We will not have comprehensive data about the effects of legal regulation until this model is adopted. However, the results of preliminary or related  initiatives have been promising. For instance, injectable opioid agonist treatment (iOAT)—though a substitution therapy versus safe supply—is associated with dramatic reductions in rates of overdose and death.8 More directly, the Providence Crosstown Clinic in Vancouver prescribes medical-grade diacetylmorphine (heroin) and the analgesic hydromorphone to 140 clients who consume the drug on-site. No deaths have been documented, and this is also true of the 11 clients prescribed take-home heroin through the COVID-19 pandemic.9 To date, the best demonstration of legal regulation’s efficacy has been the Drug User Liberation Front (DULF) Fulfillment Club and Compassion Club Model. Since spring, 2020, DULF, alongside the Vancouver Area Network of Drug Users (VANDU) has obtained street drugs (e.g., crack cocaine, heroin, and methamphetamine) from darknet (online) markets, tested the contents of the drugs, and returned the drugs to the street market in sealed packaging with clearly labeled contents.10 No deaths have occurred as a result, and we can extrapolate that producing medical-grade drugs with exact dosages would reduce rates of overdose and death, particularly if combined with robust poverty reduction initiatives and social supports for multiply-marginalized users.

The provincial government has considered that prohibition interferes with attempts to develop a clear evidence base for regulation. It is gradually modernizing its approach. For example, a July 2021 “policy direction” issued jointly by BC’s Ministry of Mental Health and Addictions and Ministry of Health instructs regional health authorities to expand prescribed safer supply through a phased implementation model. It endorses an enabling framework for the provision of pharmaceutical-grade alternatives to illicit drugs while noting that monitoring and outcome evaluation are crucial aspects of the data-gathering process. This may eventually lead to more liberal drug policies.

2. The Role of Enforcement

Under decriminalization, drug possession, consumption, production, and distribution are legally prohibited even if criminal penalties for these activities are not enforced. Police can still stop and search individuals they suspect of possessing drugs and are authorized to confiscate drugs and drug-use paraphernalia. “Discretionary” policing, which enables police forces to engage with citizens based on suspicion of criminal activity, exacerbates unequal outcomes based on class, race, gender and disability.11 Those who use drugs openly (e.g., unhoused populations) are more likely to encounter police, while data shows that racialized groups are disproportionately targeted for “street checks.”12,13 This promotes secretive use, discourages consumers from accessing safe consumption sites, and may promote acquisitive crime to re-obtain drugs that have been taken.14 In a study of urban neighbourhoods, greater police activity was positively associated with higher rates of drug overdose mortality.15 On a wider scale, substantial state resources are dedicated to law enforcement. Police budgets are not decreased under decriminalization, and police are still required to disrupt the supply chain to the best of their abilities. Illegal drugs or additives may be seized on the street or during importation attempts, which can, paradoxically, increase the potency of the illegal market.16 “Drug busts” do not reduce rates of use, but they do increase the cost and dangerousness of drug use17, destabilize economies in the global south,18 and criminalize mid-level drug sellers who may have few or no alternatives to selling drugs.19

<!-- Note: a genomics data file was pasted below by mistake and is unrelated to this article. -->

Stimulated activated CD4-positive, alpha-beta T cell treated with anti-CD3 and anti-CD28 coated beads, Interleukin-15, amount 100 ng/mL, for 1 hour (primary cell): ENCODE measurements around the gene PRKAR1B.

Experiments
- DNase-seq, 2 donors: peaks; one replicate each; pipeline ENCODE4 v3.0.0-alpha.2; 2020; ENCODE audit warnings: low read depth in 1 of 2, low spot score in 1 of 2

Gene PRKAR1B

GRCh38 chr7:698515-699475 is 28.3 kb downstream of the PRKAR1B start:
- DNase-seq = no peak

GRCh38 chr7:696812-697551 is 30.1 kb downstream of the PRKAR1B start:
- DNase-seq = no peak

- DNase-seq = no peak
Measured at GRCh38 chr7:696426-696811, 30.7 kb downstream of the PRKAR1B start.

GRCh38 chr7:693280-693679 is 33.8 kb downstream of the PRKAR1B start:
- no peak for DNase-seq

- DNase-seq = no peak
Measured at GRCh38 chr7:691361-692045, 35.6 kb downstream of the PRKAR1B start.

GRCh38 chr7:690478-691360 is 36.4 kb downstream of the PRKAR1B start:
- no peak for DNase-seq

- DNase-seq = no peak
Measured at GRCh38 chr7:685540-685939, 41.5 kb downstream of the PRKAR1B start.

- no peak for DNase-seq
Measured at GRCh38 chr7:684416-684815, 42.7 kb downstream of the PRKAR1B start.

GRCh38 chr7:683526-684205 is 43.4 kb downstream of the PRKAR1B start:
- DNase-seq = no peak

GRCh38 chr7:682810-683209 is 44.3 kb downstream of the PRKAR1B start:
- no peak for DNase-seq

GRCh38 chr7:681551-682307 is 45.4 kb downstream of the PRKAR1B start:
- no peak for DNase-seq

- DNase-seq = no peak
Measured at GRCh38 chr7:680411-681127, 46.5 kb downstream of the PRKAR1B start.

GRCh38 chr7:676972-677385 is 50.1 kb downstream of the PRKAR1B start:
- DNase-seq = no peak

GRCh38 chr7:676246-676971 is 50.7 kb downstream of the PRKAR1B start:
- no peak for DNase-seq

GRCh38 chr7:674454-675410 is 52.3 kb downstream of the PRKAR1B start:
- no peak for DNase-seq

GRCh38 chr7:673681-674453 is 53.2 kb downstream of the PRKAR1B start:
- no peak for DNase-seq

That said, the effects of enforcement do shift under decriminalization. In Portugal, where partial decriminalization has been a national policy since 2001, the profile of the prison population has changed. Before decriminalization, 40% of the sentenced prison population were held for drug offences and 70% had been convicted of drug-related offences, most minor.20 By 2019, the proportion of people sentenced for drug offences in Portuguese prisons had fallen to 15.7% and law enforcement priorities had shifted to trafficking versus simple possession.Ibid Though a substantial improvement, this is still problematic.

If all currently illegal drugs were legalized and regulated, most drug possession, consumption, production, and distribution would cease being criminal justice issues. Consumers could engage in these activities without fear of persecution, but within demarcated boundaries established by the government. As with cannabis and alcohol, some consumers will still consume illicit versions of legal drugs. This is most common among those who are priced out of the legal market. Decriminalization is therefore valuable to pursue alongside legal regulation.